Paul explains that you don’t need to create brand new procedures in order to streamline your business. Begin by bringing your team onboard with the mission to document every process you already have in place. It’s a team effort - unless you are a one-man shop. Each individual is going to have specific knowledge that is vital to the tribe. So much more information can be documented with ease when it is all inserted into one place - such as an ERP system. While it may seem daunting at first, it becomes easier the more your team utilizes it. Be sure to listen to the entire episode for Jim’s story of how implementing an ERP system in Carr Machine & Tool helped him keep a clear and focused approach to company growth.
It’s surprising how many steps you can eliminate when you centralize all of your processes and procedures in one location. Eliminating needless or unprofitable steps creates greater efficiency, which leads to greater profitability. It also helps streamline your customer experience so that they know exactly what to expect and are met with quality time after time.
Paul shares the 80/20 rule of profitability. Once you have the systems in place to track the profitability of each product, order, and customer, then you can begin to see the 80/20 rule take place. 80% of profits are derived by 20% of your jobs, and 20% of your jobs cause 80% of your losses. With a systemized process, you can see which jobs are losers and which are profitable. Having a procedure for killing off the losers will help keep your company moving forward and allow for less wasted time and resources.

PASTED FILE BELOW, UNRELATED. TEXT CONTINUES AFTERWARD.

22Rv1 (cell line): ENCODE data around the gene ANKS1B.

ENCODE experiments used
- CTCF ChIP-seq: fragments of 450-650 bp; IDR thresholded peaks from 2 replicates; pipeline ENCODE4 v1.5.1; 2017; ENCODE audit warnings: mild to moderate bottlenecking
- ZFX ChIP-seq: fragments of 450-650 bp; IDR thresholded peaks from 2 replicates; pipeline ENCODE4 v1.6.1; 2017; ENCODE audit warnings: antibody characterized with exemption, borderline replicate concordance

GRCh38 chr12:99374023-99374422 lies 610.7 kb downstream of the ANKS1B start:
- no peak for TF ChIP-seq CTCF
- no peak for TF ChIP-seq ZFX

It’s important to analyze how you define job profitability and how you analyze the urgency of a request within your business. Streamlining your processes and procedures will lead to unearthed problems within your systems. Constant improvement needs to be an understood key-to-success by everyone on the team. Humility and honesty are vital to the improvement of a company, but leaders don’t need to be bogged down and notified of every problem that arises. Know, as a leader, how you will analyze and prioritize what needs to be addressed, when, and by whom. Jason shares his strategy of IDS (Identify, Discuss, and Solve). Encouraging your team to understand why a problem occurred and report it into a centralized system - like ERP - will help minimize the risk of the same problems occurring over and over again. Be sure to listen to the entire episode for more insight into why a franchise model may be the next step you should take with your manufacturing business.